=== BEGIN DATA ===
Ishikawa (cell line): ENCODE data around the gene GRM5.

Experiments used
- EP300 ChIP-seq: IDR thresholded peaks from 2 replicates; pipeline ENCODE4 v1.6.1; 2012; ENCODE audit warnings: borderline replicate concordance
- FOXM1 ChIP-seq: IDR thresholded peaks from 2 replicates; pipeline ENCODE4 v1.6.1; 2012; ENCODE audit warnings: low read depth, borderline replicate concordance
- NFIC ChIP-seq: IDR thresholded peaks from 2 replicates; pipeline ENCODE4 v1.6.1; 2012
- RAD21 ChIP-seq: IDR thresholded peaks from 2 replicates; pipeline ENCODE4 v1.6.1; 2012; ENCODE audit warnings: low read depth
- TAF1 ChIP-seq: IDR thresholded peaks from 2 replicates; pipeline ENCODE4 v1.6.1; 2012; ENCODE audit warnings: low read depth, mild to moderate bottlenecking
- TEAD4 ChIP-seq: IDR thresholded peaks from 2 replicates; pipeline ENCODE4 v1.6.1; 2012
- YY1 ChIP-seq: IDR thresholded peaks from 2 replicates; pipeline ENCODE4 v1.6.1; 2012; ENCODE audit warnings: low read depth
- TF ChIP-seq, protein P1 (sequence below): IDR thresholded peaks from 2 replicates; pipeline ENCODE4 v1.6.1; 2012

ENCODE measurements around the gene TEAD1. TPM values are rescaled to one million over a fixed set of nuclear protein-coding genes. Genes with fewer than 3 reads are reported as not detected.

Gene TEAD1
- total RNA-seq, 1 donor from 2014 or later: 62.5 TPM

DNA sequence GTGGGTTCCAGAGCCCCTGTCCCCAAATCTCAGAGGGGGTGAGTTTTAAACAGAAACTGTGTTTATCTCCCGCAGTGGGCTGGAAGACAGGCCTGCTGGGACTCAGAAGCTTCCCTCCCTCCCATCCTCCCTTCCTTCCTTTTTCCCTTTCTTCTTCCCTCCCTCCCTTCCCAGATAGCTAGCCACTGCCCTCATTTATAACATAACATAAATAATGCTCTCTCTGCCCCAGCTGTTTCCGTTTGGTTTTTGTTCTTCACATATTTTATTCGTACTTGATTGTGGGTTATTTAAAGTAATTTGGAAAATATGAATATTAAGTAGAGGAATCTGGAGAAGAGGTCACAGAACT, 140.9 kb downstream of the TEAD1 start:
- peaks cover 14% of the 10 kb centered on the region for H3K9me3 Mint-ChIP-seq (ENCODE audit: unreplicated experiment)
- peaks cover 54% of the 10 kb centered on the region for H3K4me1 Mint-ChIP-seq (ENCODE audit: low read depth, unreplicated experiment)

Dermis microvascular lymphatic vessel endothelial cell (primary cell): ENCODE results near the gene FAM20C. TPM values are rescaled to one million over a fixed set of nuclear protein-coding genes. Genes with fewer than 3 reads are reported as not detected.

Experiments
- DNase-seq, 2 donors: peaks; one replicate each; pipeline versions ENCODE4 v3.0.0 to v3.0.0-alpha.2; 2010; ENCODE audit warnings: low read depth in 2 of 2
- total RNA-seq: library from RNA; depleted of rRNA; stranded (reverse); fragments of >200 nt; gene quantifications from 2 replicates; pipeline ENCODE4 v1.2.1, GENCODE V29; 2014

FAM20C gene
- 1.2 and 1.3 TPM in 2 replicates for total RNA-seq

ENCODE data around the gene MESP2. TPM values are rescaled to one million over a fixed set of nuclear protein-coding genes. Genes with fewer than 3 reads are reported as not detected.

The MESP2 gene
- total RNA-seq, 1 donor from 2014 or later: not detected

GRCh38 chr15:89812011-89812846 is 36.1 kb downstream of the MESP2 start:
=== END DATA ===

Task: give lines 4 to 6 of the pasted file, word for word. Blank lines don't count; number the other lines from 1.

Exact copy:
- FOXM1 ChIP-seq: IDR thresholded peaks from 2 replicates; pipeline ENCODE4 v1.6.1; 2012; ENCODE audit warnings: low read depth, borderline replicate concordance
- NFIC ChIP-seq: IDR thresholded peaks from 2 replicates; pipeline ENCODE4 v1.6.1; 2012
- RAD21 ChIP-seq: IDR thresholded peaks from 2 replicates; pipeline ENCODE4 v1.6.1; 2012; ENCODE audit warnings: low read depth